When Bobish took over sales and operations in January 2017, Aviva Metals employed a small outside sales force. “We were not in front of customers enough. You have to see people face to face and identify their pain, and determine how we can work differently to help them. It could be a stocking program or a blanket contract, locked-in pricing or a consignment program.”

Aviva has since increased its outside sales force by 40 percent. “That has made a difference. We learn more about our market.” On certain accounts, Bobish travels with salespeople. “Some customers will ask, ‘Are any one of you local?’ And I can say, ‘Marty is local’ or ‘Courtney is local. So if you need help, they can come over.’”

As a result, “You see a completely new look on their face. If you’re local, the customer can identify where you live. And Aviva Metals has continued to provide better service in the field. It’s helping our business grow. The customer wants to know: Am I important to you, or not? Are you committed to my business?”

Sheet and strip

Another step toward increased market relevance is Aviva Metals’ expansion into sheet and strip products. Bobish came from the flat-rolled products arena and turned to his long-time sources.

Sheet and strip demand are about equal to that of alloy long products. They are each about 1 billion pounds a year. Aviva Metals, he says, was an afterthought with sheet product for many customers. “I know all the key players, so I set up meetings and told them I would start carrying their products.

“Because we carry mostly rod, bar and plate, I must believe we will be able to add sales with strip products. I would expect that this additional strip inventory could increase sales 10 percent in the first year and 20 percent next year,” says Bobish.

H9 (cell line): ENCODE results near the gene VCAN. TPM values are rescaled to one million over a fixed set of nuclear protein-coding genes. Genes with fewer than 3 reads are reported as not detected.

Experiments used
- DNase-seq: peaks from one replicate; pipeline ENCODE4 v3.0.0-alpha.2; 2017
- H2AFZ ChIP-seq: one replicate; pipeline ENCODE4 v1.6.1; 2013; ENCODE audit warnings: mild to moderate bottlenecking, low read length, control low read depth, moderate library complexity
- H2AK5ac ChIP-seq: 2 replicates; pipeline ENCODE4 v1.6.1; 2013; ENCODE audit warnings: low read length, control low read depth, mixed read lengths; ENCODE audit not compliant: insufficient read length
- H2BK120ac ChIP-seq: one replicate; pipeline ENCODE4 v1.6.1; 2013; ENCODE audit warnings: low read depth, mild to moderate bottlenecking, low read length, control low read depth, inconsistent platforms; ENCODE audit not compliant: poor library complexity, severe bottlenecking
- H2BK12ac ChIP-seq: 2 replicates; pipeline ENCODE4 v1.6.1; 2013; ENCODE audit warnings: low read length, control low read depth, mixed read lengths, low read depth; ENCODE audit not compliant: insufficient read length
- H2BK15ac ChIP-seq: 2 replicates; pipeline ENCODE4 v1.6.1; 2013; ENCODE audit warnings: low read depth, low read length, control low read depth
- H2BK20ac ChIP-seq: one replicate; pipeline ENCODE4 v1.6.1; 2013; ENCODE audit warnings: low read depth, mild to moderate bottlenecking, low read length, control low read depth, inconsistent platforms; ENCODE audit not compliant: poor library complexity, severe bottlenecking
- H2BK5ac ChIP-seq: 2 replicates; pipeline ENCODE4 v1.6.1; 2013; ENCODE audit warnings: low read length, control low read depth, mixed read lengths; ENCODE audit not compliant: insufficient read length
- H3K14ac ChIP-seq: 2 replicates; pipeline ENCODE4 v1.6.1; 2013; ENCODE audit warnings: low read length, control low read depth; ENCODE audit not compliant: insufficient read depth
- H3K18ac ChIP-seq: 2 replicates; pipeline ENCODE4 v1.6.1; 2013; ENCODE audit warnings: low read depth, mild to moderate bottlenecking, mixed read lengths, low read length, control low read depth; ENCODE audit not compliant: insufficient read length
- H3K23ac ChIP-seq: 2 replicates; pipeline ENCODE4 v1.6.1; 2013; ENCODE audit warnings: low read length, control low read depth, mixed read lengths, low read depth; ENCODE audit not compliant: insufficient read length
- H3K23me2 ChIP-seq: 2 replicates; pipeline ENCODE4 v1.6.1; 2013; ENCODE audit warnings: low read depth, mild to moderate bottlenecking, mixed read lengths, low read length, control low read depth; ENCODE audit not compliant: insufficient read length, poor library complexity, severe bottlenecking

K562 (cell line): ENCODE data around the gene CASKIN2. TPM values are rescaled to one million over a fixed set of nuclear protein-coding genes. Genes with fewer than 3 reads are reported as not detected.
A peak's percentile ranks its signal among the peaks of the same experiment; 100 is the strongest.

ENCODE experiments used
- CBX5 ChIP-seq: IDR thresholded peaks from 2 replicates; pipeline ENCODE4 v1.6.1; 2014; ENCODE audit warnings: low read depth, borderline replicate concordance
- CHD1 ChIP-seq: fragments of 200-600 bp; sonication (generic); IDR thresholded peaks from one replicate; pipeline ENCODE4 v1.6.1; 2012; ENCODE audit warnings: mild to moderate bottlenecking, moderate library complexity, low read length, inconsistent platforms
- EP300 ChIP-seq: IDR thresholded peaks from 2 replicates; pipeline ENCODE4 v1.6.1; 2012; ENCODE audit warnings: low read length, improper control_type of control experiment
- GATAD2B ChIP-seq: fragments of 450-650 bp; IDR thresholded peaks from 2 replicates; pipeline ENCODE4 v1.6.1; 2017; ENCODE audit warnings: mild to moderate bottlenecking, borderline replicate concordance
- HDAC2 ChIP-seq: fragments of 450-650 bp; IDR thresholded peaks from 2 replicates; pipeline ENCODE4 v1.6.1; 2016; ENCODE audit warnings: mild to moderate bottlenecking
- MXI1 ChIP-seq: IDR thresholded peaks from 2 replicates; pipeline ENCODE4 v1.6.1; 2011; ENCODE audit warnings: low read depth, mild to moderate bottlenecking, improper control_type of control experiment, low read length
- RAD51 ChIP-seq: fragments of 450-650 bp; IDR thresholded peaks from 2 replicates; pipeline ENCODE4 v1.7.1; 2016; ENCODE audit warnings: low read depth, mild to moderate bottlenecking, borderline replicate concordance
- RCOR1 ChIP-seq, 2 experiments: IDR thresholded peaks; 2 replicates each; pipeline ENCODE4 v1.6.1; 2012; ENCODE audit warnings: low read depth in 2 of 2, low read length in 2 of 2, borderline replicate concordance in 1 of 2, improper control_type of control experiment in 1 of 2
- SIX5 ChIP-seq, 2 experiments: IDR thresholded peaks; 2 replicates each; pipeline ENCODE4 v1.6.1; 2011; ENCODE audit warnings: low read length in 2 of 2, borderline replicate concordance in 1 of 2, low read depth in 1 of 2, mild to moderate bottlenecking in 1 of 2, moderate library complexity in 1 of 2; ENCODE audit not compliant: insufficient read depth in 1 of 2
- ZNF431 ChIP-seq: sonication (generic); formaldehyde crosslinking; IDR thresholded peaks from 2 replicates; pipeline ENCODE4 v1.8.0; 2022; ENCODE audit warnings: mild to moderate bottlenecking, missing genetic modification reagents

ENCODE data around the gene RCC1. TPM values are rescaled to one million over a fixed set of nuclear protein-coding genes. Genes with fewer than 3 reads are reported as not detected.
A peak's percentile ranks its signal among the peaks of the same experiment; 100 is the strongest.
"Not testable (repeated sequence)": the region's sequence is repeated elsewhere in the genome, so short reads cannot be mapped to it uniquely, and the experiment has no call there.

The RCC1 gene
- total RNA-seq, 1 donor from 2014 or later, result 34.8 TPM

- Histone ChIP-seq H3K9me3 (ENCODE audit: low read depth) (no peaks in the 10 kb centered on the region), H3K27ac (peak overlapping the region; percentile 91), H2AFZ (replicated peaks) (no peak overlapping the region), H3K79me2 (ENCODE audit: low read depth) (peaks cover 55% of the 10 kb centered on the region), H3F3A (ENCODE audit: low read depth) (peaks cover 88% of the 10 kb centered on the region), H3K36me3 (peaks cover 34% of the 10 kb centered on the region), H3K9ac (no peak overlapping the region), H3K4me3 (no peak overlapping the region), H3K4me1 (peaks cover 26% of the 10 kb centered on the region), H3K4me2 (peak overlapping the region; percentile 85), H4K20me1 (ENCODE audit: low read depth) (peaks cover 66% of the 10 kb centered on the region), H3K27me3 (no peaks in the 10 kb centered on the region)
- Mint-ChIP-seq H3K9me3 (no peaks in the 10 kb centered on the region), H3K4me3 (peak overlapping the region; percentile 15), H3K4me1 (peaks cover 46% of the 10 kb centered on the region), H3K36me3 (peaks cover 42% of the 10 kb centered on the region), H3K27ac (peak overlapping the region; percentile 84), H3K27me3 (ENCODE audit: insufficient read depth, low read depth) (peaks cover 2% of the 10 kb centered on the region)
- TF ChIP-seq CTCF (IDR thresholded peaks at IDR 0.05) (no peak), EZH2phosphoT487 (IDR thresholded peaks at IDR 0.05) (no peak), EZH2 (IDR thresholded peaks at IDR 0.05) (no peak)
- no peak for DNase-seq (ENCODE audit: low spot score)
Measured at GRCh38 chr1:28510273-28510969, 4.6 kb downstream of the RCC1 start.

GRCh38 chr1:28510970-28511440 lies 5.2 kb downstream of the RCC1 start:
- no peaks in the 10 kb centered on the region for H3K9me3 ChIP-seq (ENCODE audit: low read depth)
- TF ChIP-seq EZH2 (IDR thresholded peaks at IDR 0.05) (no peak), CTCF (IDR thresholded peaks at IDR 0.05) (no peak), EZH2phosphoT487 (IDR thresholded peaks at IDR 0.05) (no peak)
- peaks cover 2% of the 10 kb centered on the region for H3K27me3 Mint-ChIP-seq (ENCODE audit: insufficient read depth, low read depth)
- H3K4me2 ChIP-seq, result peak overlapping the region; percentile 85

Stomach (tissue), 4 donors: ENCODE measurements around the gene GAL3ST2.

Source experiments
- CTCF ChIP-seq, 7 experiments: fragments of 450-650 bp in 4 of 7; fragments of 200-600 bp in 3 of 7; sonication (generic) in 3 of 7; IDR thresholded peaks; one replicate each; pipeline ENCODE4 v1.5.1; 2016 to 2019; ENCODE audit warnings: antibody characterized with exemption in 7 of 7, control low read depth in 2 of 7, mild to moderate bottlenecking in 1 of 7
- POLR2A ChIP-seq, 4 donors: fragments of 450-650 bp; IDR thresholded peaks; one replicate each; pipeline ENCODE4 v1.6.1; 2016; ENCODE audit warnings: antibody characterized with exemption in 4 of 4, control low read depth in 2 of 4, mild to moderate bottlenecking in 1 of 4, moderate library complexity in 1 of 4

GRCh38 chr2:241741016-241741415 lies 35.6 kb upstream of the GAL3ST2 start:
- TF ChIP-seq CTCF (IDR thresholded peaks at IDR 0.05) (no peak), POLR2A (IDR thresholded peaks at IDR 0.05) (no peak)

The vendor relationship will benefit Aviva’s clients. Bobish can assure customers of inventory on the floor and the volume of orders scheduled at the mill. “I call it aggravation free. So many people say they’ll do something, like the electrician who doesn’t show up or doesn’t call. You feel used.”

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Lead-free alloys are in high demand in the wake of health and environmental restrictions.

No guesswork

“What I convey to my staff is that the people we sell are not the end customer, but have promised their customer a finished part by next week and they need four days to machine it,” Bobish relates. “We have to deliver on time and deliver the right product. If they don’t get it, their customer will ask, ‘Why are you still dealing with those bums?’

“People are tired of excuses,” he continues. “How do you overcome the things that happen, like a ship that may have sunk three weeks ago? The customer would wonder, why didn’t you tell me that? You want to look people in the eye and let them know as soon as you learn something, what’s going on.”

Even if it’s great news, such as being able to deliver orders early, he tells sales to reach out just to say, ‘It’s here.’

“That puts people at ease. We don’t need to have customers guessing. If they order 20,000 pounds, I tell them how much has arrived, how much is on order, and we have plenty of material for you. They don’t even have to ask. They are busy trying to run their business. We just want to tell them that everything is OK,” Bobish says. “That’s how we win more business.” MM